Although #BlackLivesMatter is often traced to a 2013 Facebook post by Patrisse Marie Cullors-Brignac after the killing of Trayvon Martin, this kind of tweet illustrates how the hashtag rapidly grew and frequently highlighted the killings of Black citizens by white police officers in 2014. After the bystander video of officer Pantaleo choking and killing Garner circulated, international news media published images of widespread protests. For example, The Guardian shared a video, which included this image, in a 2014 story titled “Eric Garner: Black Lives Matter, Says New York Mayor Bill de Blasio."
After the killing of Dontre Hamilton, protestors began moving onto the streets in Milwaukee. As this image from a Fox News 6 story illustrates, protestors blocked traffic and fueled the push for BWCs and police reform in the city. After Brown’s death, as politicians were calling for BWCs, media outlets circulated images of Black Lives Matter protests. The Boston Globe shared this photograph as part of an opinion piece titled “Ferguson Must Force Us to Face Anti-Blackness.”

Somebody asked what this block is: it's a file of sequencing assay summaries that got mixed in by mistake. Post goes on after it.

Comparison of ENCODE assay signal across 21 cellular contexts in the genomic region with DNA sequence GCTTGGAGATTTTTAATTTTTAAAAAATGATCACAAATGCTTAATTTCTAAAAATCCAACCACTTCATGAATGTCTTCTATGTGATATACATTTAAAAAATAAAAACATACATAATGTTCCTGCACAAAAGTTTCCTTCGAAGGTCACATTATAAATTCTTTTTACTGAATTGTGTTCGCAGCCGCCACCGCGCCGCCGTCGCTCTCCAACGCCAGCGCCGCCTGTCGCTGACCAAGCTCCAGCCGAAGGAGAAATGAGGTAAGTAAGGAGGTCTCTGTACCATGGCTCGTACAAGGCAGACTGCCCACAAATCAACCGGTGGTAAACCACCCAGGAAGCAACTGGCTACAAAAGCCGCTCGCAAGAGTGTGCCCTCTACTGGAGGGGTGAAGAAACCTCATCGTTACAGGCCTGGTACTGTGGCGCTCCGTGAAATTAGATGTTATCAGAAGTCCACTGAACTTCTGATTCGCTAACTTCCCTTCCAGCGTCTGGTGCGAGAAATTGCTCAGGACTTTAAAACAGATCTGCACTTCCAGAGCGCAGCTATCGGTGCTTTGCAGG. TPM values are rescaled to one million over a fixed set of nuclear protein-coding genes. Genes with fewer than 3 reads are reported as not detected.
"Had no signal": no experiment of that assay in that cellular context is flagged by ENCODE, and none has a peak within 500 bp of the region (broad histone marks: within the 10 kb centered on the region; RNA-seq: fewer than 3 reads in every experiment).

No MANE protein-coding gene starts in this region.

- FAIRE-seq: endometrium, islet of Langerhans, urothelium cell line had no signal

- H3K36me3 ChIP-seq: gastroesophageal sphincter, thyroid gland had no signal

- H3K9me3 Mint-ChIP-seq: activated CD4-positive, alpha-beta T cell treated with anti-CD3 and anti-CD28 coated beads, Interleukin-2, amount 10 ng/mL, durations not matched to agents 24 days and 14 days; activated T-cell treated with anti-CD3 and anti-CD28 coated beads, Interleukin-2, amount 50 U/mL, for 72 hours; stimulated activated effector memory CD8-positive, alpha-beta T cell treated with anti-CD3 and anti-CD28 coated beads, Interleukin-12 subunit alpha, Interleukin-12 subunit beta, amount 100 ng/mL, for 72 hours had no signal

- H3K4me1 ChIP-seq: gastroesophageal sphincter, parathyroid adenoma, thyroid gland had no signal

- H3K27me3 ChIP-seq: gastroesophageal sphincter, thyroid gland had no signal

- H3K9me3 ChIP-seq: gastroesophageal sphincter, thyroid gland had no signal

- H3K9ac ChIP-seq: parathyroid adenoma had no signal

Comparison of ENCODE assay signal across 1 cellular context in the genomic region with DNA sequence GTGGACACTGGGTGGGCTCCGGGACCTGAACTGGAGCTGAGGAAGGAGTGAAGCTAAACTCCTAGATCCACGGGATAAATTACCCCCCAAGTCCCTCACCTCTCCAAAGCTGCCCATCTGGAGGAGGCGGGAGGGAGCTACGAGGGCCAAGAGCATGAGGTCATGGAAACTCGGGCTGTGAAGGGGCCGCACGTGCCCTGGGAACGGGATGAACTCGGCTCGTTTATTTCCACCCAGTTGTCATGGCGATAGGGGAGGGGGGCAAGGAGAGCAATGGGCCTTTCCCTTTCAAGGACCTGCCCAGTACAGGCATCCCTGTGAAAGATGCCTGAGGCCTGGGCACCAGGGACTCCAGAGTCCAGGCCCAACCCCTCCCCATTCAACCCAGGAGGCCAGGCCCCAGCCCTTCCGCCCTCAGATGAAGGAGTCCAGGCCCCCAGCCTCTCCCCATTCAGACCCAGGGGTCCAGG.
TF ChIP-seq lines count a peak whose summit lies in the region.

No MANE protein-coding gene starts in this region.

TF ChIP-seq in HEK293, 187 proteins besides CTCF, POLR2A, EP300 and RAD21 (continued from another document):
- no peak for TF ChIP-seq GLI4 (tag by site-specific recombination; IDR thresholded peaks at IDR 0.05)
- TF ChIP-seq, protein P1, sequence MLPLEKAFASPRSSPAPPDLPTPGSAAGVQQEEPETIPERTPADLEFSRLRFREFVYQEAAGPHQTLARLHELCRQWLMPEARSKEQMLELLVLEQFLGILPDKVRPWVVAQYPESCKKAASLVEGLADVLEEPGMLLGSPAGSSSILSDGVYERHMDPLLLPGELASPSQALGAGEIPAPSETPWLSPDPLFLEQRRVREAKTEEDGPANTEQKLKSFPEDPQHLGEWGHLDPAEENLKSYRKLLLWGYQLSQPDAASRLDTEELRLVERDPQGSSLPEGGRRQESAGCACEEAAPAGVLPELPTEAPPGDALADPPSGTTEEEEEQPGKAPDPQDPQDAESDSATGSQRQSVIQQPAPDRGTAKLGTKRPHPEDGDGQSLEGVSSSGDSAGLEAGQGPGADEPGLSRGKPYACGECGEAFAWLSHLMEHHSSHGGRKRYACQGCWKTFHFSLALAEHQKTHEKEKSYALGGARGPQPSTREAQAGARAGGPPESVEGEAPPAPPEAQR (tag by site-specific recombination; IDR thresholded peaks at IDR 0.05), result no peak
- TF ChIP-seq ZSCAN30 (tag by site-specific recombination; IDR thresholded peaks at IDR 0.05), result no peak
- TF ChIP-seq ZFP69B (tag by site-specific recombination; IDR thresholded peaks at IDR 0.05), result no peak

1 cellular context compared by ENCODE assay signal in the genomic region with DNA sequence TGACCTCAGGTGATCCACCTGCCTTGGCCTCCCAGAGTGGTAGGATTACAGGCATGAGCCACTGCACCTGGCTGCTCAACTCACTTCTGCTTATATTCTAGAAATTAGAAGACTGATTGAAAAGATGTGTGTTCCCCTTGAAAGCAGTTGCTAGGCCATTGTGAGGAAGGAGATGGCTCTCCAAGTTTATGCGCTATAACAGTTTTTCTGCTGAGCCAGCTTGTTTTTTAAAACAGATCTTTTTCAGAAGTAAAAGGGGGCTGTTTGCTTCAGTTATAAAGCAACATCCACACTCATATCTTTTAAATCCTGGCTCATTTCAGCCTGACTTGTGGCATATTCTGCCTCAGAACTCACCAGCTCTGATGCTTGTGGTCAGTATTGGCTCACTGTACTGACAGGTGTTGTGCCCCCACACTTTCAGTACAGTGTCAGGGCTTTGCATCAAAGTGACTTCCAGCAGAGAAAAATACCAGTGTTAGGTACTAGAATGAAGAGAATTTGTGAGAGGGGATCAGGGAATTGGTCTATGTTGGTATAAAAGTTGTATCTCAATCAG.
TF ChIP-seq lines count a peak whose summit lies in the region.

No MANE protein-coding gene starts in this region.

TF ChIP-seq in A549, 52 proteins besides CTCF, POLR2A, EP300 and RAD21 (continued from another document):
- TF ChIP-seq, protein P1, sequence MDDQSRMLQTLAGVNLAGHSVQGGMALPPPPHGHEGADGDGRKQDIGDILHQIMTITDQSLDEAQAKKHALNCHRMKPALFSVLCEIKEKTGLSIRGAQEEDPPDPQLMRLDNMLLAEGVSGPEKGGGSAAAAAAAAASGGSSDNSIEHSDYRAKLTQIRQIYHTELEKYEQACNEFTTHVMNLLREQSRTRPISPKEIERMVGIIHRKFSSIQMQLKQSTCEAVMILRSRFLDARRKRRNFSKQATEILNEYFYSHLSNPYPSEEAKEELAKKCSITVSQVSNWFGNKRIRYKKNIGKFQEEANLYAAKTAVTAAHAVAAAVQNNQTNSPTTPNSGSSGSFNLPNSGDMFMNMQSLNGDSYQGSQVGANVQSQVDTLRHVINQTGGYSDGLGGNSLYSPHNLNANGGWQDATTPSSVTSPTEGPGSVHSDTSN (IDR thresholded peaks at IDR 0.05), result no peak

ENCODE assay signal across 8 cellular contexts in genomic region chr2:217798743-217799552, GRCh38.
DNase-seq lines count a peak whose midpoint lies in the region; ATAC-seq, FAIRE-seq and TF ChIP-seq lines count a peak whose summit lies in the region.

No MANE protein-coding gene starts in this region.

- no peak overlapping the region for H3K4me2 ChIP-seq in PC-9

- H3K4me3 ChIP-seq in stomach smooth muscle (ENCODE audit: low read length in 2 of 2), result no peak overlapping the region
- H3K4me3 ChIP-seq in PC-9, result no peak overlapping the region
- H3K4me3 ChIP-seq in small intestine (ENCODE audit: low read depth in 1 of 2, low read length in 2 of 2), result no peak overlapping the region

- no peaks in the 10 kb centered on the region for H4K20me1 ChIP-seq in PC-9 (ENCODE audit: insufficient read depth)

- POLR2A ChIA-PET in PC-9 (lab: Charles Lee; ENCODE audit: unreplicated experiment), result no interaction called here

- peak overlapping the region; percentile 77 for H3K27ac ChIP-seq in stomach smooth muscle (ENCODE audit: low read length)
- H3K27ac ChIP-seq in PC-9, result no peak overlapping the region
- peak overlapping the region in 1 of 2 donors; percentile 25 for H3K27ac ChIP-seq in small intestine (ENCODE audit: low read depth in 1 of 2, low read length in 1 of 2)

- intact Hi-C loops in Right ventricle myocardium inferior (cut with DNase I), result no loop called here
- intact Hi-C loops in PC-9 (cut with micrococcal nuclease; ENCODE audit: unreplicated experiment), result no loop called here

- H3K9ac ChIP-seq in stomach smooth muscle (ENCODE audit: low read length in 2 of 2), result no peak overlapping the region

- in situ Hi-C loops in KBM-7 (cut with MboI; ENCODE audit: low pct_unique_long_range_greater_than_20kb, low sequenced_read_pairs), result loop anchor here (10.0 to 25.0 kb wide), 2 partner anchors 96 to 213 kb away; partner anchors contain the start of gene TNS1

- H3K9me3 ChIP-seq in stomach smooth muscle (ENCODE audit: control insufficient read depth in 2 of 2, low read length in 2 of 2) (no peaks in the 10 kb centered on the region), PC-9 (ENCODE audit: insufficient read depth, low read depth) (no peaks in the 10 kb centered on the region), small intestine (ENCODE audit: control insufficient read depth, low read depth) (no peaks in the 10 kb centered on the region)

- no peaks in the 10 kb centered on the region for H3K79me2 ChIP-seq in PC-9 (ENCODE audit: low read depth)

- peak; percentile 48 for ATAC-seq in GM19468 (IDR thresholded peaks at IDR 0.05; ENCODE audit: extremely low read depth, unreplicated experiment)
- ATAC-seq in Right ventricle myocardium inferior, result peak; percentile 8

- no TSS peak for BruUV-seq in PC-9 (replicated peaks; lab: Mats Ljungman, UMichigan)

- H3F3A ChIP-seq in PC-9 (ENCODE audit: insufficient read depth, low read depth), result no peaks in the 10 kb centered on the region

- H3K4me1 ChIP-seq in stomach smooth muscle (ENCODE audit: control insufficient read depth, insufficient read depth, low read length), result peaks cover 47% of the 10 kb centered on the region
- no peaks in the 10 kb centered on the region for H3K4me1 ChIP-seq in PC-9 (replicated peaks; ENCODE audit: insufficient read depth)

President Barack Obama proposed a large spending package that included partial reimbursement to police departments willing to invest in BWCs and related video storage technologies. By 2015, a national pilot program was underway with $23 million in federal funding. As Attorney General Loretta E. Lynch explained, the pilot program was created to help departments access and use BWCs “in order to enhance transparency, accountability, and credibility.”[8] By 2016, nearly half of all U.S. general law enforcement agencies had invested in BWCs.[9] Legal experts anticipated that BWC recordings would introduce some new challenges for judges, lawyers, and juries, but they expressed excitement about this “new frontier” that would offer “more verifiable evidence than eyewitness testimony.”[10] As law professor Mary D. Fan optimistically stated in 2017, the BWC “revolution” unfolding across American police departments was “also potentially revolutionary for courts, relieving the traditional reliability on testimony—often just from one side—to reconstruct events.”[11]